It is about not re-interrogating the Net surfer each time he is visiting a webiste.
This said, it does get rid off the possibility for the users to modify their choice at any time.
Which are the actors to whom these recommendations will mainly apply?
As stated by the CNIL, the guidelines of September 17, 2020 are mainly applicable to all organizations that use tracers either :
- Publishers of websites and mobile applications;
- Advertising agencies;
- To certain social networks.
Why such a reinforcement?
The CNIL's desire to strengthen the enforcement of the law concerning the protection of personal data, and more specifically consent or the collection of consent, is part of the objective to better inform each Internet user of his rights and freedoms when surfing on the Internet regardless of the equipment used.
The commission also reminded in its recommendations, that in accordance with the jurisprudence of the Council of State of October 16, 2019, the CNIL will be able from March 2021, to prosecute the actors of the digital ecosystem who do not respect the stated requirements concerning the respect of privacy.
What are the issues for players in the advertising and digital marketing sector?
The commission recommended that the interface for collecting consent should no longer include only an "accept all" button, but also the possibility of not giving consent should be left open, under the same conditions.
This requirement may be perceived by the advertising and marketing sector as a brake on its activity insofar as it will limit access to the personal data of Internet users.
The risk is indeed, that the majority of the people visiting a site do not give their consent to the deposit of cookies from now on, because of fear or ignorance of the purposes of these various tracers.
It is from this perspective that the question of the legality of the cookie wall has grown.
This practice, which aims to block access to a site or a mobile application for any user who does not give his consent, raises certain questions, in particular about its respect for the protection of personal data.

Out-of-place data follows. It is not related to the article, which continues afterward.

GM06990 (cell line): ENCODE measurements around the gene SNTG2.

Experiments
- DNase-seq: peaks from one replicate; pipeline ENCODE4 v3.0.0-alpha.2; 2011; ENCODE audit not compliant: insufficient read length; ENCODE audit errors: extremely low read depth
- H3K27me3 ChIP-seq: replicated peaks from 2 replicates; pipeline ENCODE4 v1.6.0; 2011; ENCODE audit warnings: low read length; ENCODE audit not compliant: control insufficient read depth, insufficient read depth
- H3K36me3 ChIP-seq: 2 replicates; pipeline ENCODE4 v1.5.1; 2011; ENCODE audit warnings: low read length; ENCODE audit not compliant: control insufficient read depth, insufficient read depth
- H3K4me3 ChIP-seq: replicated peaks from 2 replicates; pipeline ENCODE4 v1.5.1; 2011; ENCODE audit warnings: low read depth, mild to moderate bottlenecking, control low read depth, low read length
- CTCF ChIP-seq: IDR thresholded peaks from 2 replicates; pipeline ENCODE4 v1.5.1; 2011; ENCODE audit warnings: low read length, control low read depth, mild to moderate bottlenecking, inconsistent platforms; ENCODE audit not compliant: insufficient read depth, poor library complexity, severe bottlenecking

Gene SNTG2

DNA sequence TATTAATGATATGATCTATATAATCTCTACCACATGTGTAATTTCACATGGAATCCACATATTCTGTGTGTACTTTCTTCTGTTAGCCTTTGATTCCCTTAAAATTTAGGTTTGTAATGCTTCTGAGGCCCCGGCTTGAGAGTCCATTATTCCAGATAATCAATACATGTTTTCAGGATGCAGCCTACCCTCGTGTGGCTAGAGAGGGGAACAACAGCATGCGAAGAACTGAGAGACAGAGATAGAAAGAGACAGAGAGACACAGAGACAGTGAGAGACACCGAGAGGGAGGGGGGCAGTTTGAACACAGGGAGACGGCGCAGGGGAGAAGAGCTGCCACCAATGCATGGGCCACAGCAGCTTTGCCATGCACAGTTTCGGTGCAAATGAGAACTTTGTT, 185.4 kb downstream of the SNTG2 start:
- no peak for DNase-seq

Indeed, in 2019, the CNIL had banned the use of cookie walls insisting that it was precisely contrary to the free and informed consent of users. But this ban was considered as an excess of power of the commission, by the Council of State, in a decision rendered on June 19th, 2020.
Today, requests for the practice of cookie walls must be specifically examined by the CNIL before any application.
There are therefore real issues at stake for web players, especially since other tougher measures are expected such like the end of third party cookies in particular.
These cookies, not deposited by the operator of the website but by a third party, may indeed disappear in 2022, following decisions taken in particular by the giant of the web, Chrome. This will force the advertising and marketing industry to change its habits and learn to work differently.
All these current issues surrounding the protection of personal data therefore necessarily implies a general renewal for the entire digital ecosystem, which will have to find the appropriate solutions to the new rules in order to reinvent itself efficiently and quickly.
A solution can already reply to part of these issues : contextual targeting. This technique, used at Sirdata, enables real-time analysis of the content of a page and everything it contains in order to understand the context of the page and deduce the intention of a web user without using any cookie.
Other solutions have also been thought of to overcome these difficulties and have been discussed during several webinars in which our team has participated.
Indeed, we find the mention of these different solutions in the webinar of April 30th, 2020 organized by Yanis Sif, Consultant at Digilityx, with Thibault Montanier, Data Manager & Integration Specialist at Sirdata, and that you can find in his transcript here.
These topics were also discussed in the webinar organized by Equancy, on December 9th, 2020, with Benoît Oberlé, CEO & Founder at Sirdata, to help the actors of the digital ecosystem to rethink their digital and data strategies!
As well as in the most recent one, held on December 10th, 2020 by Iab France, in which Thibault Montanier and Arnaud Sirjacq, Sirdata Sales Director, participated.